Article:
Lien-Hang Nguyen

Jan 2018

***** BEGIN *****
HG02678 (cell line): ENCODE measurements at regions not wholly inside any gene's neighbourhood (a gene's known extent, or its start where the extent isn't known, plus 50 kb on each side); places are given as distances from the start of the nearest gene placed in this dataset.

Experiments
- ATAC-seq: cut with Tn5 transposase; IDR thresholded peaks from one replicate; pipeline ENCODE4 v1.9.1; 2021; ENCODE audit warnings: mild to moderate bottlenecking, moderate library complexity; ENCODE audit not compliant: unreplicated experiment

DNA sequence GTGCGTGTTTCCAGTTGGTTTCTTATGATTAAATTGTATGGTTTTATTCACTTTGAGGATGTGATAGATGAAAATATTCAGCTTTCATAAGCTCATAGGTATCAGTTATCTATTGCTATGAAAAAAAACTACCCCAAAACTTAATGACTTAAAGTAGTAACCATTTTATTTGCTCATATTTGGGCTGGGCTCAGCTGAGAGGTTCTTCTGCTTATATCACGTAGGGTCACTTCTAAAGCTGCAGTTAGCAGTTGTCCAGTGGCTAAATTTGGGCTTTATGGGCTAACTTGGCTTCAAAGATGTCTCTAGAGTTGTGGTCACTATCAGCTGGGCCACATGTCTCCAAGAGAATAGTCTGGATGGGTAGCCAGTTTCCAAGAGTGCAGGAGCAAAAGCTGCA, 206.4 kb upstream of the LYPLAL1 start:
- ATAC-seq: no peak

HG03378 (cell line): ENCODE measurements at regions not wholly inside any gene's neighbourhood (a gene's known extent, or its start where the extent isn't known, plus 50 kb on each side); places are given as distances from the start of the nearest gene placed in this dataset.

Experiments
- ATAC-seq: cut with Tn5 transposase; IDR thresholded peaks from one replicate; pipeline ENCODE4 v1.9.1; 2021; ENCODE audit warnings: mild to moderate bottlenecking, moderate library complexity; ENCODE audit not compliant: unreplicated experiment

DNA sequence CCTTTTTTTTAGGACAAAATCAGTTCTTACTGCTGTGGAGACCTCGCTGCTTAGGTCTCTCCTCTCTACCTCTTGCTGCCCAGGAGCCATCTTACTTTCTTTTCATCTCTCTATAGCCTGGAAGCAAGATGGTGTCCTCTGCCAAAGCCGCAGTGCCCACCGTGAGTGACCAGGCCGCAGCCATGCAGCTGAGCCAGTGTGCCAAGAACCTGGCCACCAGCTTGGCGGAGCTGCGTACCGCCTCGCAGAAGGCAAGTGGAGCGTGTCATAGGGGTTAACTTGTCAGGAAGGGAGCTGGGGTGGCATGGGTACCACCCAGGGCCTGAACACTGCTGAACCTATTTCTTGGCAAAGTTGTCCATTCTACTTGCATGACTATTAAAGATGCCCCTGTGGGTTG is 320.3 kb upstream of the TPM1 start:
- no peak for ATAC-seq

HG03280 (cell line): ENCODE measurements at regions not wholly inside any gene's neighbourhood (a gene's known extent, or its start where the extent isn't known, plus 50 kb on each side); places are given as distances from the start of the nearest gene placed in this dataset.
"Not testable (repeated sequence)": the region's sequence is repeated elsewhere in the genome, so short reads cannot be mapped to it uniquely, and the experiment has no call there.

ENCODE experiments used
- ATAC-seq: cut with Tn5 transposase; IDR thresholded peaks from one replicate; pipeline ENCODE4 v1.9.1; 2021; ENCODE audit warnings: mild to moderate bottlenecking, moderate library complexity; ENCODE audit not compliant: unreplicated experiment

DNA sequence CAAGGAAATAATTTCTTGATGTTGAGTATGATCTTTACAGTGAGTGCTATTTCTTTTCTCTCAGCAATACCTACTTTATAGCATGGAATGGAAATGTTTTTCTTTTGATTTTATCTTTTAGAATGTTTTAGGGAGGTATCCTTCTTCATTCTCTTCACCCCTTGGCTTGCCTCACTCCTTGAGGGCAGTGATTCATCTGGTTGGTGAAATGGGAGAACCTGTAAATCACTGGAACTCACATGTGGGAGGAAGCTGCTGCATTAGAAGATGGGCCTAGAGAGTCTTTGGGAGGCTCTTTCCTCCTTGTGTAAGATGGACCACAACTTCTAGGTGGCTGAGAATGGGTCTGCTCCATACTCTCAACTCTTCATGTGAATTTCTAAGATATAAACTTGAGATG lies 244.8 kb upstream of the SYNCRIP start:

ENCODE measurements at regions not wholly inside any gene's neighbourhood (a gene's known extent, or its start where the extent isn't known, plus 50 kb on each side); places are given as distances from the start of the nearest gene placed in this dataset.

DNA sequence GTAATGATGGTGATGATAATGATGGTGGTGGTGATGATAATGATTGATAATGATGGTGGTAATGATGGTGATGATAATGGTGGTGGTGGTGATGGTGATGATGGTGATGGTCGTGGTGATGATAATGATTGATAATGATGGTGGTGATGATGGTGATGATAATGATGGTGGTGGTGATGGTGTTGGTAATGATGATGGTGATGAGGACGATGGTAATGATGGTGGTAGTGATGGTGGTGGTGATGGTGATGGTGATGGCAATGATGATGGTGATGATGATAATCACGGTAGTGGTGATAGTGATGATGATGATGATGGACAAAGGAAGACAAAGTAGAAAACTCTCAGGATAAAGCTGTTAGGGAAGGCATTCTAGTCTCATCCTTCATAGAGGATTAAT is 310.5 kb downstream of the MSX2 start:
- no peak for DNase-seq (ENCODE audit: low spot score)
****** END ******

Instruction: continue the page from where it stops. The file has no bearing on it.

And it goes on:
A great class. Definitely got me much more into the subject matter than I had expected. Professor Nguyen is a peppy and engaging lecturer, occasionally throwing in some jokes here and there – she definitely won't set you to sleep. The reality is, though: if you're not interested in the subject matter, this could be very well a dry class. But if you're even partially interested in East Asian history or American FP, then highly recommend. The course material is not limited to China, Japan, and Vietnam as you would expect (though, of course, the course largely focuses on them) – we additionally covered Korea, Indonesia, Laos, and Cambodia throughout the semester, as well as briefly touching on Burmese, Malay, and Singaporean postwar movements. Professor Nguyen has built her (successful) career on researching the Vietnam War, so those lectures are especially interesting. In terms of grading, three components. (1) Midterm and final are equally weighted, non-cumulative, but each contain a LOT of content. About 80 terms to know as well as six essay questions to prepare (the exams themselves were 4 terms and one essay, and all the possible terms/topics are distributed before the class). These take a lot of time to study for, in my opinion. (2) Three papers, the last of which was decided last-minute to be optional. All the papers are primary source analysis and connecting sources to broader themes. (3) Discussion section each week. There's a good amount of reading but certainly manageable and skimmable if you're pressed for time. (4) Ample extra credit opportunities, such as sitting in on Weatherhead Institute lectures or writing up brief reviews. Finally, I came into this class knowing very little and was worried that classmates, who may be EELAC majors or may have more knowledge in the area, would have a leg up. The TAs and Professor do a great job of tracking who knows what amount of history, and even penalize bringing in outside sources for exam essays. Other thing though – she doesn't post slides, which contain a very small amount of information anyway – so it's super important for you to show up to lecture.